Brake fluid change and ac

Discussion in 'Prime Care, Maintenance and Troubleshooting' started by EazyPeazy, Jun 3, 2020.

  1. Mendel Leisk

    Mendel Leisk Sunday driver DIY’r

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    Where to do the test? Would results maybe vary, between from the reservoir vs at a bleed screw?

    10 year old car, I’d do it. @NutzAboutBolts has a helpful video. Takes about an hour and 2 pints of Toyota DOT3 will do, around $15.

    Addendum: 4th gen Repair Manual brake fluid change (with/without Techstream) info added. Reading through, I see the order (sim to 3rd gen) is:
    F/R, F/L, R/L, R/R

    Note also, while RM doesn't mention, it's good to baste out and replace most of the brake fluid in the reservoir at the outset, to jump-start the replacement. @NutzAboutBolts does this too.
     

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    #41 Mendel Leisk, Feb 26, 2021
    Last edited: Feb 26, 2021
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  2. PriusII&C

    PriusII&C Member

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    @Mendel Leisk: Hobbit did it at both the reservoir and the bleeder. Both show no degradation.

    Changing brake fluid on my Gen 3 is not a big deal because of @NutzAboutBolts' video to follow. My concern is my Prius C (model two). I have not seen any detailed description on how to do it without the Toyota scantool.
     
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  3. Mendel Leisk

    Mendel Leisk Sunday driver DIY’r

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    Ah. I don't have Prius c RM pdf, maybe won't exist till someone get's subscrption and cobbles one; I think they quit making pdf and print versions as of 2012. You could get the shortest perscription length ($20 USD), at Toyota Tech Info, and double-check if there's a non-Techstream method. Download and make pdf's and share if you can. :)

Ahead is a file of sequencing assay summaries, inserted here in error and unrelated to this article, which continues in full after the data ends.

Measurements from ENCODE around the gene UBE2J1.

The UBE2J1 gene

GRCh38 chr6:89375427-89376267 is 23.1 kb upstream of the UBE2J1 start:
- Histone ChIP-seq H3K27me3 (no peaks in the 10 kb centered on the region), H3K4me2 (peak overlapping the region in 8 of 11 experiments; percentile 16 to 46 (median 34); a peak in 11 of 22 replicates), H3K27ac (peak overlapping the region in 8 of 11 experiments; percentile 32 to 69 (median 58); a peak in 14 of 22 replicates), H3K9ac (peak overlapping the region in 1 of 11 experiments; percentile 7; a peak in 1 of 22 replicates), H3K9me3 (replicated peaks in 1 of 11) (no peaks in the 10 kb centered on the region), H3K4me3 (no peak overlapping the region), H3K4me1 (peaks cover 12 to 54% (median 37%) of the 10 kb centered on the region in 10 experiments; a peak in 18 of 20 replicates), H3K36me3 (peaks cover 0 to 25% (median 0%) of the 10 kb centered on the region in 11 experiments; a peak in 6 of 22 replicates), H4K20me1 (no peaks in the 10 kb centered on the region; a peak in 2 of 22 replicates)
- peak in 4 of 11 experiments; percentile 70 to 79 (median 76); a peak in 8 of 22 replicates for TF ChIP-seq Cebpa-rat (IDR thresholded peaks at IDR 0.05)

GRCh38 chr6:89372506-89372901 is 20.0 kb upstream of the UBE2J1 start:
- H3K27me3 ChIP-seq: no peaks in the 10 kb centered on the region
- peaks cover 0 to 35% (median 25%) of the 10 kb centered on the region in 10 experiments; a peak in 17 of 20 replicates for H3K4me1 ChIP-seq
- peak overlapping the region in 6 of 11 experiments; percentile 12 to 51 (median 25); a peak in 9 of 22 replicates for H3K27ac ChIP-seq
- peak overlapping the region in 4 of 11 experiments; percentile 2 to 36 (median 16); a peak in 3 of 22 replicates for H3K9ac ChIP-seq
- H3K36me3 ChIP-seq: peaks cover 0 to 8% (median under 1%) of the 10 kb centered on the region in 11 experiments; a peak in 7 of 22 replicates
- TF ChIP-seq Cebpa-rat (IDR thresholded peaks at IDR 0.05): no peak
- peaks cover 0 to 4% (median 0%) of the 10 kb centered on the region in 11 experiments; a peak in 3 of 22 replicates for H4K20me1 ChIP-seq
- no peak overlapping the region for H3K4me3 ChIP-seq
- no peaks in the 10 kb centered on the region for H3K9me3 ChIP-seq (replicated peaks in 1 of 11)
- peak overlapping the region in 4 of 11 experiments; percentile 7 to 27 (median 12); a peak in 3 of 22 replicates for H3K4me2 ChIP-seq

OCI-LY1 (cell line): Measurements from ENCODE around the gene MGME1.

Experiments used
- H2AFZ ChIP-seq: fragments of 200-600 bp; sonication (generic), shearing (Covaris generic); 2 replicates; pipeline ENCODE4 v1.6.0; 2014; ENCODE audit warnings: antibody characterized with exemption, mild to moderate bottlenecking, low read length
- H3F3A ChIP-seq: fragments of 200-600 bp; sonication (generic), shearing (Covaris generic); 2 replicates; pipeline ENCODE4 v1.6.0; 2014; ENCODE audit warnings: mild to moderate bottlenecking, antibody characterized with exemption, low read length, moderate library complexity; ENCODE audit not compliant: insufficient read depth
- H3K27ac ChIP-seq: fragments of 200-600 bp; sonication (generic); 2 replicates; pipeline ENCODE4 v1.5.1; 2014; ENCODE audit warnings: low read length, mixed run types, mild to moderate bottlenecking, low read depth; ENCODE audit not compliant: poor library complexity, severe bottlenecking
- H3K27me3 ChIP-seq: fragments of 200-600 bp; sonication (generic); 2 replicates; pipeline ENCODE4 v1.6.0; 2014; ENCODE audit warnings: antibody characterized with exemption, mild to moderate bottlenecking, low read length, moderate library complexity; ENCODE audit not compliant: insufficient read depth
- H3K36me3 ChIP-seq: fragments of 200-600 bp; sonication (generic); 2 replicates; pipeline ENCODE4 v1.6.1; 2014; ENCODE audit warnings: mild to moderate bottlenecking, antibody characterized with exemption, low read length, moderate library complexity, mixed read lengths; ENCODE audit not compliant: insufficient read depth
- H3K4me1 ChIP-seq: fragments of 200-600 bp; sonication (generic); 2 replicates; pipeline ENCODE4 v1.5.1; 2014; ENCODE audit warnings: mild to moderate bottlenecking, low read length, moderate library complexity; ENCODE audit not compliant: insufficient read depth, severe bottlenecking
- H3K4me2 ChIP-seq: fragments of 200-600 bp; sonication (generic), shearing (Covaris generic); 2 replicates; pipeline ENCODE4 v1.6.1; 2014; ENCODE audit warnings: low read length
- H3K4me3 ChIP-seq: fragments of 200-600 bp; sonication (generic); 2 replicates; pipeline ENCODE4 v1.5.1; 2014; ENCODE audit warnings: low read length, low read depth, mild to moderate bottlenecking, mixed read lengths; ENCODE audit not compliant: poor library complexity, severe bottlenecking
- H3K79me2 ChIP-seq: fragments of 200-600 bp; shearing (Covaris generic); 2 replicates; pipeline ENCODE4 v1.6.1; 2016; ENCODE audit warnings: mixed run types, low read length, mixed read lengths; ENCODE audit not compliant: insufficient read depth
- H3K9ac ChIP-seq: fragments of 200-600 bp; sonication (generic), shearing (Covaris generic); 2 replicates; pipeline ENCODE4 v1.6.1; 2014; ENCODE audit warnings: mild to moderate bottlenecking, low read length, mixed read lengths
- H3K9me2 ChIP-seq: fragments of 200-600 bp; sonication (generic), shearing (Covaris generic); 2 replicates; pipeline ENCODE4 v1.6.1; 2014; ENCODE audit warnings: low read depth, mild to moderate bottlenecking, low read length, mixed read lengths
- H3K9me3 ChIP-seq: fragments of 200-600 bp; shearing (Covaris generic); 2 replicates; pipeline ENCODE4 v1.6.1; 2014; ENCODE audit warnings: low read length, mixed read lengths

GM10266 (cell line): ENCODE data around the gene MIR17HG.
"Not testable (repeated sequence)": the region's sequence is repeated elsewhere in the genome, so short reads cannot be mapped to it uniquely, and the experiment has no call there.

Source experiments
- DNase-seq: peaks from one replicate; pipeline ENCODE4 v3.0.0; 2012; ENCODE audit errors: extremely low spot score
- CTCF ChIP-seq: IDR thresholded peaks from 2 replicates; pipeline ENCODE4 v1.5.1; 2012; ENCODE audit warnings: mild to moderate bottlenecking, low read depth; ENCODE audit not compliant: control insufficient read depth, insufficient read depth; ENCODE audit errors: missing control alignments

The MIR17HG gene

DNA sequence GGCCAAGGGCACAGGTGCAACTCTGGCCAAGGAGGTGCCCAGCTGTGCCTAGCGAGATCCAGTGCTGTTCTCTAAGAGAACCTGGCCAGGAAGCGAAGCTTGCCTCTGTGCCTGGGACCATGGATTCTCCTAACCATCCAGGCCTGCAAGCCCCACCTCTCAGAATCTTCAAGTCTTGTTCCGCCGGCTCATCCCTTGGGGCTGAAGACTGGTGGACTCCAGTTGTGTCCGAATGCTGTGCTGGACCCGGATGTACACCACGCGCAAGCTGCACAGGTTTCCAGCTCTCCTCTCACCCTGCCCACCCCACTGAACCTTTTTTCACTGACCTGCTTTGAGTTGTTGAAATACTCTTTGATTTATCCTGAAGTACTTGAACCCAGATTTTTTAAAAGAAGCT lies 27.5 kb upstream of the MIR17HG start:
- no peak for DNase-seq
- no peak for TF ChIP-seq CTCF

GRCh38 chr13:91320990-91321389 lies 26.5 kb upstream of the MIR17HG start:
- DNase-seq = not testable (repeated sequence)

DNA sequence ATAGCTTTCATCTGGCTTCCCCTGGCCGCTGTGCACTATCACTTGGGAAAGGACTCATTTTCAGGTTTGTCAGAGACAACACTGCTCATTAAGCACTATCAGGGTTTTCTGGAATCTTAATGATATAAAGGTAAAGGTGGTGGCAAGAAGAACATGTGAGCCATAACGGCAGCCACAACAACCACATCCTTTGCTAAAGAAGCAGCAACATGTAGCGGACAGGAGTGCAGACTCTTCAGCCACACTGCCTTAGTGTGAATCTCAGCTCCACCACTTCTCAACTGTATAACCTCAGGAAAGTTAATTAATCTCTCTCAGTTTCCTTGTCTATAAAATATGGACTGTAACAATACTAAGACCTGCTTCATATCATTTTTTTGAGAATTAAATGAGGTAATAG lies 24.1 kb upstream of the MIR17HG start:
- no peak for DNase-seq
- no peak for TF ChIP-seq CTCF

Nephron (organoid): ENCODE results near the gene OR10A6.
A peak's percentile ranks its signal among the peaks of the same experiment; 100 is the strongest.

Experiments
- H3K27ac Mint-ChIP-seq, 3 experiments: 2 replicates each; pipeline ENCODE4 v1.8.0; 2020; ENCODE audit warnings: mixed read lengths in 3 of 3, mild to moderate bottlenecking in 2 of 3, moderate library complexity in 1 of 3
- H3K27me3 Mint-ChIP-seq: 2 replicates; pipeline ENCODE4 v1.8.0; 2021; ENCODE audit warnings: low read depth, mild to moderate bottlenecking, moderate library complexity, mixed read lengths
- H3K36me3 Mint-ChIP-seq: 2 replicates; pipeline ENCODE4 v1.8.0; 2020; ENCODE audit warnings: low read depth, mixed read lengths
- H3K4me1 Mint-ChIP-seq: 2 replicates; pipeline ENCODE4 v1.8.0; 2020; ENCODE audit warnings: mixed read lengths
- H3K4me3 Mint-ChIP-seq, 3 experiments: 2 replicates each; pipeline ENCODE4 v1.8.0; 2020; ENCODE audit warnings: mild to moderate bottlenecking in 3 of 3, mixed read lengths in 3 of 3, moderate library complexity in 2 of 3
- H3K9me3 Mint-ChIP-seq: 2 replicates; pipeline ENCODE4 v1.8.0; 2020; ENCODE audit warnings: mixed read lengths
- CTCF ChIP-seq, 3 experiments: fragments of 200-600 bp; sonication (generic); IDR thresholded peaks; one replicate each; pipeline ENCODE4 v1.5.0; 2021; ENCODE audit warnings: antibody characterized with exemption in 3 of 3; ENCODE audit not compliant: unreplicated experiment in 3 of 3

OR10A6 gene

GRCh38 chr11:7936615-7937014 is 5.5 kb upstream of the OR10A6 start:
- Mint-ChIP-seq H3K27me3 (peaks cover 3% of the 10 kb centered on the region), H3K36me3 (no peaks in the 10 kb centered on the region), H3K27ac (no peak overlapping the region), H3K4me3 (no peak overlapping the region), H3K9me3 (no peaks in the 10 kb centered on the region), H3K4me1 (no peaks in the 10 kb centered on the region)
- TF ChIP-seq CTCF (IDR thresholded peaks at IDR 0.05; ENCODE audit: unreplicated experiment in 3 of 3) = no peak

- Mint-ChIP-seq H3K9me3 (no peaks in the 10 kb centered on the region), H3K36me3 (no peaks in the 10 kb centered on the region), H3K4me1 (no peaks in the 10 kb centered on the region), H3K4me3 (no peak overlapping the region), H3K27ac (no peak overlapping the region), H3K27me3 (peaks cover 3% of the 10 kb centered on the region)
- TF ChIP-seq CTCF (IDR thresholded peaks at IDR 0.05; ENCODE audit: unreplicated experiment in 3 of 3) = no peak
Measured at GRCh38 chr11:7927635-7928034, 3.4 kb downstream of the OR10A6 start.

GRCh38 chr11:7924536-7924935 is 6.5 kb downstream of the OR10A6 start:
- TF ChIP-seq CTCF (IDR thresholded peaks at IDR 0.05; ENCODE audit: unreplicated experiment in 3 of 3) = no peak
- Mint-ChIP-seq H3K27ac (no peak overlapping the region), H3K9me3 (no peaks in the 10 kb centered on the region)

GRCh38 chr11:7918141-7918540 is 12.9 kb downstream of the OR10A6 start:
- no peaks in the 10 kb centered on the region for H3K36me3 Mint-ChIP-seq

4. PriusII&C

    PriusII&C Member

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    Thanks.
     
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  5. Mendel Leisk

    Mendel Leisk Sunday driver DIY’r

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    I see a one month base subscription is $90 USD. I'm somewhat tempted to go for that, and download away, the merry plagiarist, the Prius c and v. Maybe if-and-when 5th gen Prius rolls out, 3 birds with one stone.

    Maybe someone has some tips? Would appreciate PM on how to. I'd especially like to know if there's someway to rework the links so they'd work in an off-line pdf version. Have full Acrobat if it matters.
     
  6. ChapmanF

    ChapmanF Senior Member

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    Yeah, I think the general assumption is the darkest and disgustingest fluid will be what's out at the cylinders, but if you've got a pack of cheap test strips, no reason not to dip both. And you learn stuff. And if you post what you learn then PriusChat learns stuff. (Especially if you find, say, that you've got a higher contaminant level than hobbit or I had at comparable miles, and we can start trying to puzzle out what made the difference.)

    There's always the alternative to go ahead and flush everything Just Because. It will give you peace of mind and feel virtuous, but you won't learn stuff (including whether that way of spending your afternoon was worth not doing the other stuff you could have spent it doing).

    Or you could have your eye off the ball during flushing for just that one moment that the reservoir gets low and a gulp of air gets sucked in, and then you're either using Techstream's long-form bleed procedure to get that sorted again, or asking yourself "great, have I got a paddle that works in this kind of creek?".
     
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  7. Mendel Leisk

    Mendel Leisk Sunday driver DIY’r

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    That possibility kept me completely on the the ball, the couple of times I DIY’d, using non-Techstream method.